In our Apple Pressing section we discuss several different press types with different efficiencies, and If you do much research on apple presses or read blogs that are about fruit pressing, you will come across people referring to press efficiency. “ I get 65% – 75% efficiency using my 12 ton bottle jack on my rack and cloth press” or my vego press gets me 72% efficiency. What do these people mean and how do you calculate press efficiency?
Typically speaking when efficiency is discussed with apple presses it is referring to the yield gained from pressing your fruit, i.e. “How much juice am I getting from this bushel (42 – 48 lbs) of apples?”
There are several different ways to determine the efficiency of your cider press. The method I first used was to weigh the apples prior to milling and pressing and then calculating the weight of the finished juice. When we bought our apples, I was given the weight of what I had bought, as that was how they calculated the price. This gave me a starting point. Firsts I needed to know how much apple juice weighed. I figured out what the water weight was (1 gallon is approximately 8.33lbs). However we know that apple juice is more dense than regular water because it has suspended solids in it. (That is why a hydrometer can work to calculate sugar.) Doing some poking around on the internet I came up with 8.7 lbs for a gallon of apple juice, but this number will vary depending on the apple variety that is being juiced. So if we have 48 lbs of apples and pressed 3.4 gallons of juice at 8.7 lbs per gallon out of that bushel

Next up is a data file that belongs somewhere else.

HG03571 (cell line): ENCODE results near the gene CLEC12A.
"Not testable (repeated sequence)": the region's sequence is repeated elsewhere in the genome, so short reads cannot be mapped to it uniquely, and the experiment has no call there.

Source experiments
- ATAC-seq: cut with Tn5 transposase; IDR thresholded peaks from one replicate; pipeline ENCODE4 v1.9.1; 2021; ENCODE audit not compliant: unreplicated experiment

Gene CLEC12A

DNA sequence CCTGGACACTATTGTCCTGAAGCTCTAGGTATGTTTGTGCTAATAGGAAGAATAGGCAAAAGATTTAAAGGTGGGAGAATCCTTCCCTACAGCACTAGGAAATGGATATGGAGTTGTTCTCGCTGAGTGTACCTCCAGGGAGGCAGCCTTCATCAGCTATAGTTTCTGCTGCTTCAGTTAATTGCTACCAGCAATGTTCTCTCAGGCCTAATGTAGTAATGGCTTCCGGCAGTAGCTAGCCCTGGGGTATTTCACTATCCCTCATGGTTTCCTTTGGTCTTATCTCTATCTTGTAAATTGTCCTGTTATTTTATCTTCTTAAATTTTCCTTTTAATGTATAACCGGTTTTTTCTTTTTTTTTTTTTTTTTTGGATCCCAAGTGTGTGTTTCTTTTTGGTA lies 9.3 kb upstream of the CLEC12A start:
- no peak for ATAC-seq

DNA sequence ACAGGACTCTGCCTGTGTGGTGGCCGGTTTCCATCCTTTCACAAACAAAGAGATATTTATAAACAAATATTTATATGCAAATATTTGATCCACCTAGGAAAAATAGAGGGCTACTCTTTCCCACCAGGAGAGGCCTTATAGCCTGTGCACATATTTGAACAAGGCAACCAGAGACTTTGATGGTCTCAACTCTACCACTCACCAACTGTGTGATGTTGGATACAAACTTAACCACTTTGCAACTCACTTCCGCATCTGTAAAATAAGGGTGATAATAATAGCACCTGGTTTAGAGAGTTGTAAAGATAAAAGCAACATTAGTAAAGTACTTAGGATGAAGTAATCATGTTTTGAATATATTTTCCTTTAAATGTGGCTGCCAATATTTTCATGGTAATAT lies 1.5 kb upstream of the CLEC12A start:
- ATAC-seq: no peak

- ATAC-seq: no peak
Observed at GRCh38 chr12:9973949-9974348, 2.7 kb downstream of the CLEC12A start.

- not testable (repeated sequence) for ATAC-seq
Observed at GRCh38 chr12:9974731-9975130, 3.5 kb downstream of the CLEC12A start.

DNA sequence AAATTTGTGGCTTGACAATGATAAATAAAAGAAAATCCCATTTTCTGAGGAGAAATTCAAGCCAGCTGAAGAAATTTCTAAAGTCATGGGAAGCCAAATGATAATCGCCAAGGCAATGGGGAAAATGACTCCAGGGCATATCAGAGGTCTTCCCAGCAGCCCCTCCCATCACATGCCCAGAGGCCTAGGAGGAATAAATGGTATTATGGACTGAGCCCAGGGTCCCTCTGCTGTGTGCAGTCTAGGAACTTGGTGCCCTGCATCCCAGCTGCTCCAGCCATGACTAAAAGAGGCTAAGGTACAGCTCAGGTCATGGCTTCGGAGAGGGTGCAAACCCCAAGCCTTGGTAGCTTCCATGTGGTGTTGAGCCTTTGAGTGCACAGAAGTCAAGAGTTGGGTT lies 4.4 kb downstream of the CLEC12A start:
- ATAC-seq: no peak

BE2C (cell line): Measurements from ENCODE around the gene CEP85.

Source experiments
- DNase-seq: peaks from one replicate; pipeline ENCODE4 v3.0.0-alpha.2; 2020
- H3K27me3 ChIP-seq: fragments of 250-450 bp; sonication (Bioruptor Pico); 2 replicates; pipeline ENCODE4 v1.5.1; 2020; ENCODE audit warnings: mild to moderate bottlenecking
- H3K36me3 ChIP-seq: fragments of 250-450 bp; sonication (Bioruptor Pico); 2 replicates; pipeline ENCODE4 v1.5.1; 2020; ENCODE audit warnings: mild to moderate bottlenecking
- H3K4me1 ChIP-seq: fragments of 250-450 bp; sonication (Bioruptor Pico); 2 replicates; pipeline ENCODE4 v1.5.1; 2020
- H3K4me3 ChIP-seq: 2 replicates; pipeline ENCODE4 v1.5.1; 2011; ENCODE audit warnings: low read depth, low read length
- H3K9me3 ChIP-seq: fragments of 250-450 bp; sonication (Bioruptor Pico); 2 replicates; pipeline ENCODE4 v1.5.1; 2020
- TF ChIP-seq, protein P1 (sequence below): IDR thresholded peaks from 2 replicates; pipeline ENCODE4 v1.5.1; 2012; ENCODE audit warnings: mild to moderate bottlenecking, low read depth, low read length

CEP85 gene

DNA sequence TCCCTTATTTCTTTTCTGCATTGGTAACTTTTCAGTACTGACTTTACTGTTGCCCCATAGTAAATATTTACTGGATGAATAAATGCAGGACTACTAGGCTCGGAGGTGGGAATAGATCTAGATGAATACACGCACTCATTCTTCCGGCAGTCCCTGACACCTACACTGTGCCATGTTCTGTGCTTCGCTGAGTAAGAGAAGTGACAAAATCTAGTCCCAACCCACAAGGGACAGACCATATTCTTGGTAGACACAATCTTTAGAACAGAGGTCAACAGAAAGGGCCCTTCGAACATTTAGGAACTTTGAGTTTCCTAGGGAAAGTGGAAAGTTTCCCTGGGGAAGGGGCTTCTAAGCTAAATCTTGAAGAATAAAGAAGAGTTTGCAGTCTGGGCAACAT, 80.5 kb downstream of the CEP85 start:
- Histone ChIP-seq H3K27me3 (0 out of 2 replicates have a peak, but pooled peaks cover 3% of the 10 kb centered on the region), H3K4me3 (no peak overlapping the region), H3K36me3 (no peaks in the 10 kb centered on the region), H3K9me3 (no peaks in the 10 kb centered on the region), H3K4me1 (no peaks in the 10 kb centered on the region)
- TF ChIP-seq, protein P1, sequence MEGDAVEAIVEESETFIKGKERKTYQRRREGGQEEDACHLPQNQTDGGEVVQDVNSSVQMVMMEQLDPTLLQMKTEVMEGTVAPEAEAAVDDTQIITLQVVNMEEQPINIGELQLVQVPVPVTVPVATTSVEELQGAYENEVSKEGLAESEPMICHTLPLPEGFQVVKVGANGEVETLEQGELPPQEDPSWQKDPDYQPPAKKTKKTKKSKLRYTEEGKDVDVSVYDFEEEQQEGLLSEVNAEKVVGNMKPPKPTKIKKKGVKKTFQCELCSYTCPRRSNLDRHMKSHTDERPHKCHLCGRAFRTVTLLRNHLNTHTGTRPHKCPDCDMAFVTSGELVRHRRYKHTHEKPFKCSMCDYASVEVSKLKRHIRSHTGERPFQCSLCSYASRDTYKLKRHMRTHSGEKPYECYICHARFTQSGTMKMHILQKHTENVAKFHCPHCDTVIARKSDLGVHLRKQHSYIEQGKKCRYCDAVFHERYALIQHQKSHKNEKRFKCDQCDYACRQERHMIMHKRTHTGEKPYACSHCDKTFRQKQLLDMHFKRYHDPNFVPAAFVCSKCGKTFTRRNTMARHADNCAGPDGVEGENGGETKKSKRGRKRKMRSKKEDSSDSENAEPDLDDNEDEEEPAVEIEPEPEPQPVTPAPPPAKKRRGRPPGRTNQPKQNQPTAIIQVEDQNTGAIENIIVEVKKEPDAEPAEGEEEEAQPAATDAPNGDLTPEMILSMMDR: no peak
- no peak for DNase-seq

3.4 gal X 8.7 lbs= 29.58 lbs of juice.
To get a percent efficient we need to divide our yield by the starting amount.
29.58 lbs / 48 lbs gives us %61.6 percent efficiency.
This calculation does not take into account the raw solids that can not be pressed to make juice, stems, seeds, fiber etc., as getting %100 of the juice would still leave these materials behind. Andrew Lea, author of the fantastic book Craft Cider Making (get it at Amazon if you don’t already have it) is a prolific contributor on the Cider Workshop-Google Groups and he has stated that to get true efficiency you could use a method similar to what I described then “weigh the pomace before and after oven drying. In that way you can make allowance for the remaining moisture and by knowing the true ‘dry matter’ of the apple (about 10% if memory serves me correctly – I haven’t checked) the true efficiency can be measured.”
You would need to take extraordinary measures to get %100 of the juice from an apple, a feat that truly would not be worth the cost. In most cases, the method that I described above would work most efficiently.
What are your experiences? How do you calculate press efficiency? Please let me know in the comments section.